A couple of weeks ago, I commented about the Hudson River landing of US Airways flight 1549. Since then, there has been universal praise for the swift and professional actions of the crew, and the miraculous fact that there were no fatalities or even serious injuries.
That is, until the topic of compensation came up.
US Airways, as a courtesy to the passengers of that flight, gave them all “Chairman’s Preferred” status in their frequent flyer program. That means they get the same treatment as people who normally fly more than 100,000 miles per year. This includes automatic upgrades to First Class on domestic flights, two free upgrades on overseas flights, and double frequent flyer miles for every mile flown.
Cool, right? It was a nice gesture, especially considering that the airline didn’t do anything wrong. A freak accident, caused by nature and totally outside of the airlines control, was handled brilliantly by the airline’s employees. So how did the passengers, who were previously gushing about how great the airline crew was, react to this gift?
Some said it wasn’t enough.
Okay, I understand… They paid a lot of money for the flight, and they almost certainly lost all of their luggage in the accident. But nearly all of them booked that flight using a credit card (it’s the 21st century, after all) so Visa, Mastercard, or American Express will cover the expenses. And the airline didn’t do anything wrong, remember?
Not good enough.
So the airline has gone a step farther, and is offering $5,000 to every passenger from that flight. AND refunding the full price of their ticket. In addition to giving them a year of “Chairman’s Preferred” elite status.
Still not good enough for some.
A salesman from Charlotte named Joe Hart, who had bruises and a bloody nose, was quoted in USA Today as saying he, “would like to be made whole” by the airline. Because $5,000 isn’t enough for your bloody nose and bruises, which happened as a freak accident and completely without fault from the company you’re complaining to.
He also says he’s having trouble flying since the incident, and that each of the six flights he’s been on since then have been “progressively more difficult.” He’s got an attorney, naturally, and is waiting to decide what legal action to pursue until he sees “how things play out with US Airways.” He added that he is “hopeful US Airways understands the significance of the incident.”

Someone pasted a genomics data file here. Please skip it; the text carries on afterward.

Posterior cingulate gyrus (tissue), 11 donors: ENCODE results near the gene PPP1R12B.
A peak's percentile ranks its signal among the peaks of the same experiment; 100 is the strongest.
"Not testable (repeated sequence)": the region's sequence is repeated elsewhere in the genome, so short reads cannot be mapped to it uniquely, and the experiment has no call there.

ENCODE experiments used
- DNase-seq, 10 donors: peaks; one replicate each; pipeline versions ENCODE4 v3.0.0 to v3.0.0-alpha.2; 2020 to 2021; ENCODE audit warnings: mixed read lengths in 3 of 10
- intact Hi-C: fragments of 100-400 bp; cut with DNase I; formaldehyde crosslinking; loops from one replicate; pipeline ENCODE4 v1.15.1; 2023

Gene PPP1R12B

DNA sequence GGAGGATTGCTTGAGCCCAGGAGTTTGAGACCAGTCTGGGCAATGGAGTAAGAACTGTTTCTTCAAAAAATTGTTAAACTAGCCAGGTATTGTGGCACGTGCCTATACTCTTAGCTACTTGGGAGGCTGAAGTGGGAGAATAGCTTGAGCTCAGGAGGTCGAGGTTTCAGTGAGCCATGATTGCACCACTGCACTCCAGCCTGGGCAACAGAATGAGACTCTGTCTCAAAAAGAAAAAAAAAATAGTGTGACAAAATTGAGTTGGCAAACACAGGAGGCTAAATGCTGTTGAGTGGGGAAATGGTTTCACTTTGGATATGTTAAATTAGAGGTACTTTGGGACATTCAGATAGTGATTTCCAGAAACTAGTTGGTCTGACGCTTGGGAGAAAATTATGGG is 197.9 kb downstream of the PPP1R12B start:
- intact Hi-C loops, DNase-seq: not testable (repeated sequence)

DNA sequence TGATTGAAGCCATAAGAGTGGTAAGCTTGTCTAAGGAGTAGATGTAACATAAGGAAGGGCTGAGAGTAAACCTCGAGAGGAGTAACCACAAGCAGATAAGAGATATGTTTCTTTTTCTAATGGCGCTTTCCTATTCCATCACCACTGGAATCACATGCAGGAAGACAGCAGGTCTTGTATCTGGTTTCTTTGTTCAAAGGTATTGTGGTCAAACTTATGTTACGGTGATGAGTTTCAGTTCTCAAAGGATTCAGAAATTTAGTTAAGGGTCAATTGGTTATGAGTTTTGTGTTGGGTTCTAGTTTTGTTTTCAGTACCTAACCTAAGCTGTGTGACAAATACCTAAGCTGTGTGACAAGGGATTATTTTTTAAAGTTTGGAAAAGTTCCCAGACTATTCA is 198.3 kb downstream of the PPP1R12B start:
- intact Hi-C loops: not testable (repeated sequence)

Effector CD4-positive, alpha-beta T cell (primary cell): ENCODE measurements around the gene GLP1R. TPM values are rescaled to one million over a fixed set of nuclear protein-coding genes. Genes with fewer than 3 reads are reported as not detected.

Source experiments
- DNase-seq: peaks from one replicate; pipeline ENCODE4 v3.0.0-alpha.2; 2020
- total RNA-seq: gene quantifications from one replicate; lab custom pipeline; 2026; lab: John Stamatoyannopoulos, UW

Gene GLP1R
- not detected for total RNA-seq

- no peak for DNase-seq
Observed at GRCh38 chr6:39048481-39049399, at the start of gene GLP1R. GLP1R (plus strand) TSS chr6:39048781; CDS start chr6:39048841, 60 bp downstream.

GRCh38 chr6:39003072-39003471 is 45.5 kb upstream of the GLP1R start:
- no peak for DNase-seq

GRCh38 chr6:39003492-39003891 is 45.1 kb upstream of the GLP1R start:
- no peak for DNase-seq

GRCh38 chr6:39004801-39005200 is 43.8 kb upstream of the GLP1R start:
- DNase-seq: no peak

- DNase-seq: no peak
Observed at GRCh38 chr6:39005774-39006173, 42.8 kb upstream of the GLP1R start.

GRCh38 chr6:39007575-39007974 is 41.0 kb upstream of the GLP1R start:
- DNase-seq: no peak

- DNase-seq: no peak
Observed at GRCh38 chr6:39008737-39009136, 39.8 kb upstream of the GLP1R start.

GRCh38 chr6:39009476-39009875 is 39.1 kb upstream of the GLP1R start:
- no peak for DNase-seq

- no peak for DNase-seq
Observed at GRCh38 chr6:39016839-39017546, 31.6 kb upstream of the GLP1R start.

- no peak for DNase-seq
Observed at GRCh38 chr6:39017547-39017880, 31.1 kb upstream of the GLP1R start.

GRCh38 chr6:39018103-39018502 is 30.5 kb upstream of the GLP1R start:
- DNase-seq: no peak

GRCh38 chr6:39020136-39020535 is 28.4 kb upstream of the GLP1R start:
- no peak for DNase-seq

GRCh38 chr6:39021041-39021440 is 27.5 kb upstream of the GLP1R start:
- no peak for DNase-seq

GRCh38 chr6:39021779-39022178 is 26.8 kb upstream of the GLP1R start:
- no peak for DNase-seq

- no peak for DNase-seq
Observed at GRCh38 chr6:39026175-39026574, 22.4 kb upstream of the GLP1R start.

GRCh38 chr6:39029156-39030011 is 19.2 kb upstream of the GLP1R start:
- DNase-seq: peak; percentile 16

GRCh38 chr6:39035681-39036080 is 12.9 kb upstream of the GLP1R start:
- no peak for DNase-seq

You greedy son of a bitch. It’s not the airline’s fault, and they’re already doing much more than they need to. Government regulations from the Dept. of Transportation limit liability to $3,300 per passenger, so they’re already going above and beyond. AND they have an insurance specialist working with all of the passengers to ensure that anyone whose actual losses exceed $5,000 gets the full value of their losses.
Fortunately, not every passenger from flight 1549 is such a douchebag. One was quoted as saying, “US Air has been doing the right thing. Everyone is acting in a responsible way.” Another said that the airline has been in frequent contact and has treated him very well. A third summed up the situation beautifully, in my opinion: “Everything that’s gone can be replaced. My life cannot be replaced.”
Well said, ma’am. I’m relieved that many of you are showing an appropriate amount of gratitude and understanding. And kudos to the airline for being so generous — my loyalty to US Airways has never been stronger.
Screw you, you greedy bastards who are trying to milk the airline for every penny you can get. You should be ashamed of yourselves.